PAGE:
Karlsson: That is the No. 1 question we get from us being Swedish and in music since we’ve started in the industry. I don’t think there’s a real straight answer to that, but I do believe that the weather has something [to do with it]. When it’s so cold and dark, you tend to be inside. It’s not only music: video gaming or shit like that is huge. For me and Linus, we both grew up being in rehearsal spaces and playing guitar or drums. It was a place you went to every day after school. Music and trying to be creative was an outlet when it was cold and dark.
DJ Times: The Galantis project started with you two doing a collaborating with A-Trak, as well as releasing a single “Raveheart” that ended up sounding nothing like what your sound is today. How did “Smile” come to be and how did it set the base for what you’re doing?
Karlsson: We were exploring. At the time, we were loving the scene, and there was so much cool shit coming out. We were starting to explore different possibilities – beats and whatever. We instantly found there’s so much good in that vein [of beat-driven EDM] already, so let’s use everything in our toolbox. We’ve been writing songs for very long, so let’s keep one foot right here with the beats for dancefloor and one foot out of it where we can be open-minded and thinking back to more classic songwriting. The start of a song was always a piano or guitar with no beats because we felt like we already knew how to do those, so let’s focus on the songwriting first. “Smile” became the first one.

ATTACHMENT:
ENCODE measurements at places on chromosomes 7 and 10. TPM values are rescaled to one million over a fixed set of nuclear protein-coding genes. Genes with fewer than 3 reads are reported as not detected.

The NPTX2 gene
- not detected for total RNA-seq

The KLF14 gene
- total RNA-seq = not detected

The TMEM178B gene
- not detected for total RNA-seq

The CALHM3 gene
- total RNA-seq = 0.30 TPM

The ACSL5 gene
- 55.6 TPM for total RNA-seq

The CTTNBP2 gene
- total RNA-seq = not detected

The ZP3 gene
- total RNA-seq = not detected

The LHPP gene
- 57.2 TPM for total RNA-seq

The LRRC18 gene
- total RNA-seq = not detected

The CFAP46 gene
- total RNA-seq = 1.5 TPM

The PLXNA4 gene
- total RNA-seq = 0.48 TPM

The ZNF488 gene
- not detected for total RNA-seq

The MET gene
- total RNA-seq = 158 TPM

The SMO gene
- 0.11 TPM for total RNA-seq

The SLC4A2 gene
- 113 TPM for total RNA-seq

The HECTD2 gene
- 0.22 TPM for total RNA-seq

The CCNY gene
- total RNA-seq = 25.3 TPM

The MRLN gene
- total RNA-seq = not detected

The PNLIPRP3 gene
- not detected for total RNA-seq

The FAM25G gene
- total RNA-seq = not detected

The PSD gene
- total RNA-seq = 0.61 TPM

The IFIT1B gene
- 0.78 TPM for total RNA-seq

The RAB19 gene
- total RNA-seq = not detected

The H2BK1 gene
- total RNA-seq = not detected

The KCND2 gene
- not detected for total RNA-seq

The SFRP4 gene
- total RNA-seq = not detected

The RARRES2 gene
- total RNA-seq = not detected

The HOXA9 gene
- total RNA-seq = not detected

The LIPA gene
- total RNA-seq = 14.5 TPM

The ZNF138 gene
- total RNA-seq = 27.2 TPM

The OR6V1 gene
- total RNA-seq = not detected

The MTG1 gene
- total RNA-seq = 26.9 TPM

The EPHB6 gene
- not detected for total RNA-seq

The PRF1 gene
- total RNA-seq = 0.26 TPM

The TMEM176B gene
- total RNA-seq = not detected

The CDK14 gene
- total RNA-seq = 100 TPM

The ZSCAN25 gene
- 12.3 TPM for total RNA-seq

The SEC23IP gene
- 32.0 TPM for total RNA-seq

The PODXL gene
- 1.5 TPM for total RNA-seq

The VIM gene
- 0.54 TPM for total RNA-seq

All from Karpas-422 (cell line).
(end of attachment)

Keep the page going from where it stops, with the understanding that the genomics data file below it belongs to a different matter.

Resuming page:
DJ Times: Is the way you start a song in the studio the same now as it was back then?
Karlsson: It might be more in pieces now. Before you have a band or project rolling, you’re only in the studio. You can be like, “We’re just going to focus on this song every day when we’re in the studio.” That changes. Now we’re always on tour, so everything happens more in pieces. There are all these puzzle pieces, and you try to go back and listen through to see what the strongest parts are and then build from there. It’s a little bit more split up now. We’ve also been off tour for a little bit [recently], so we’ve been in the studio, which is something we’d been missing.